December 2023, Vol. 250, No. 12


Drones Used to Improve Safety of Pipelines

By Mike Danielak, Director, Client Strategy and Development, Skyward 

(P&GJ) — There’s no way around it — infrastructure inspection is as risky and dangerous as it is vital. 

Helicopters can be a fast way to inspect a pipeline or transmission line, but they pose a certain amount of risk, as does the use of planes. For the past few years, companies have begun experimenting with unmanned aerial systems (known as UAS, or drones) to help improve worker safety, among other benefits. 

For starters, drones enable people to work at height less frequently, and often, the risks of manned flights can be eliminated altogether. Keeping workers safe is reason enough, but drones can also help to identify structural weaknesses more quickly than older, riskier methods. 

This article outlines some of the key ways that companies are using drones to maintain infrastructure more safely such as bridges, roads, oil and gas pipelines, transmission lines, and more. 

Workforce Safety 

Working at height isn’t the only risk inspectors face. Inspection workers may also come into contact with toxic chemicals or emissions, moving machinery, speeding traffic or high-voltage equipment. These risks multiply when the asset is in disrepair. 

Drones make it possible to do surveillance work from the ground and at a safe distance. As the FAA grants more waivers to enable flights beyond visual line of sight (BVLOS), field workers will be able to rely on drones to inspect gas pipelines and power lines, reducing the miles they have to drive on poorly maintained back roads. 

“Many of the things we’ve done in traditional ways have required manned helicopters, humans climbing things or our people getting in harm’s way to do inspections or routine maintenance,” said Harry Nuttall, director of system air for natural gas and electric distributor Southern Company, based in Atlanta. “Putting an unmanned system in there really enhances safety and efficiency.” 

UAS is especially valuable following disasters, when damaged infrastructure systems need immediate assessment, but conditions are still hazardous. 

Drone pilots, using platforms like Skyward, can launch within minutes, using the FAA’s automated LAANC approval process. They can also see temporary flight restrictions and coordinate safe flights with colleagues, who may also be flying drones or other aircraft in the area.

Here are some of the types of infrastructure inspections that are becoming dramatically safer with UAS: 

  • Leak detection and equipment corrosion, for oil and natural gas pipelines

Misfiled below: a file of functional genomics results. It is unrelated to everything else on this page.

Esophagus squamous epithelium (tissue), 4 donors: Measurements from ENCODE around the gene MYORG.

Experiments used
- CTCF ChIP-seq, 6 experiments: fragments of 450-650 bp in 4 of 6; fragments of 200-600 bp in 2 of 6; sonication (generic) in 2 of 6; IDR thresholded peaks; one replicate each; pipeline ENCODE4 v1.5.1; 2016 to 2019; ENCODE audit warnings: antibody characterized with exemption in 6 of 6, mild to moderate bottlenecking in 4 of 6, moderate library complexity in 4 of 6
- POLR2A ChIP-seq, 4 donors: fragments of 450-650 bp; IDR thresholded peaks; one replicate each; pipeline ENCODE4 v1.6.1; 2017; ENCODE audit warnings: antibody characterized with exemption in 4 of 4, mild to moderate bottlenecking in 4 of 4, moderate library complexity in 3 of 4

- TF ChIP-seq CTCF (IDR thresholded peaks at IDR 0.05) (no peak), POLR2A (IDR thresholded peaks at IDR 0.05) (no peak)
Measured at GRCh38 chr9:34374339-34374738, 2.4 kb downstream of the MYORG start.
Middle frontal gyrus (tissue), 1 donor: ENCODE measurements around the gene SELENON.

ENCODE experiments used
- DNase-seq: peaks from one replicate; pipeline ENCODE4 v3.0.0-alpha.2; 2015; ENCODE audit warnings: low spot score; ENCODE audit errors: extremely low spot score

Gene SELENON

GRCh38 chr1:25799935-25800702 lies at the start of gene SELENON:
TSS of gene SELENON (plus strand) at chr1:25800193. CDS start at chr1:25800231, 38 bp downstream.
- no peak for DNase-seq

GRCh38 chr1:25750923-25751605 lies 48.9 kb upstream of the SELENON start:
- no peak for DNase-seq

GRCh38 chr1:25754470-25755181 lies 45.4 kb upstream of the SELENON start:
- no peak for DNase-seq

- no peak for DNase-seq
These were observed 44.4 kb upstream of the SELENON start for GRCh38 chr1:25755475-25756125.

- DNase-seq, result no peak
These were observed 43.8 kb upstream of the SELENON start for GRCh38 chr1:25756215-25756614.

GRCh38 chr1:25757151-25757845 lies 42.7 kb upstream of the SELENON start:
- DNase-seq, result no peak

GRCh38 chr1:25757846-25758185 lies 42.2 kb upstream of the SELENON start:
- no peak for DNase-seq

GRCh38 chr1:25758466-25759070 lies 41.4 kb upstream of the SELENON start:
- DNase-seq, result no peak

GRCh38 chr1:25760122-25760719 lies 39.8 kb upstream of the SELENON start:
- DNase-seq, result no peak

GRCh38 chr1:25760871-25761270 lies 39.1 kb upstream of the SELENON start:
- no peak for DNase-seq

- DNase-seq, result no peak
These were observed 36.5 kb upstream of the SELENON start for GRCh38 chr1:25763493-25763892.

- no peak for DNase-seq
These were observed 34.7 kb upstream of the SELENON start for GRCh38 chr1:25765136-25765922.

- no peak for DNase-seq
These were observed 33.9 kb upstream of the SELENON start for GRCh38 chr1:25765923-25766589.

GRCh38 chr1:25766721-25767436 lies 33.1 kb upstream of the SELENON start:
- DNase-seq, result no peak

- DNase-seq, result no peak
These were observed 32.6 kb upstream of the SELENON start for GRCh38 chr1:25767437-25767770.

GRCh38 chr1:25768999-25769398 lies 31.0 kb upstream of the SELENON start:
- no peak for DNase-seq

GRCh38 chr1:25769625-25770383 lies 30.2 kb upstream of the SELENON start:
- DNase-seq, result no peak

• Identifying vegetation encroachment and wildfire fuels buildup, leaning power poles, sagging wires, snagged metallic balloons, equipment wear, vandalism and more, for transmission and distribution (T&D) lines 
  • Looking for signs of wear and anomalies in vertical structures — storage tanks, for example 
  • Identifying structural defects and needed repairs, assuring environmental compliance and avoiding stop-work claims, during replacement work for dams and levees 
  • Assessing the cracking and maintenance needs of pavement, for company roadways 
  • Assessments of emergency, post-weather-event and post-disaster damage for all of the above 

Improved Reliability  

Drones are playing an increasingly important role in improving the reliability of the energy, water and transportation systems we all rely on. Because drones enable infrastructure managers to both inspect more frequently and to obtain better data, they provide more timely understanding of what needs attention. 

Drones also help public agencies, utilities and companies that own or manage infrastructure systems to mitigate corporate risk. By keeping the field force out of harm’s way, drones curtail injuries and the lost work hours that come with them. 

Medical insurance, workers compensation insurance and liability insurance expenses can also be reduced as the safety record improves. In addition, better data reporting and improved compliance with environmental regulations bring yet more risk-abatement benefits. 

We know many energy-related and other systems of infrastructure have exceeded or are nearing expected lifespans, but with proper inspection, updates and repair, they can remain safe. 

The scope of inspection is vast — 2.6 million miles of oil and gas pipelines, 100,000 miles of levees, 14,000 dams and 170,000 miles of railroad tracks. Thus, speed and prioritization are key. 

UAS technology is proving to be an efficient and much safer tool for such a big job. With the coming of 5G, we can expect to see connected drones conducting BVLOS inspections autonomously, further accelerating this crucial work. 

About the Author: Mike Danielak is director of client strategy and business development at Skyward. 

Editor’s note: This article originally appeared in Roads & Bridges. 

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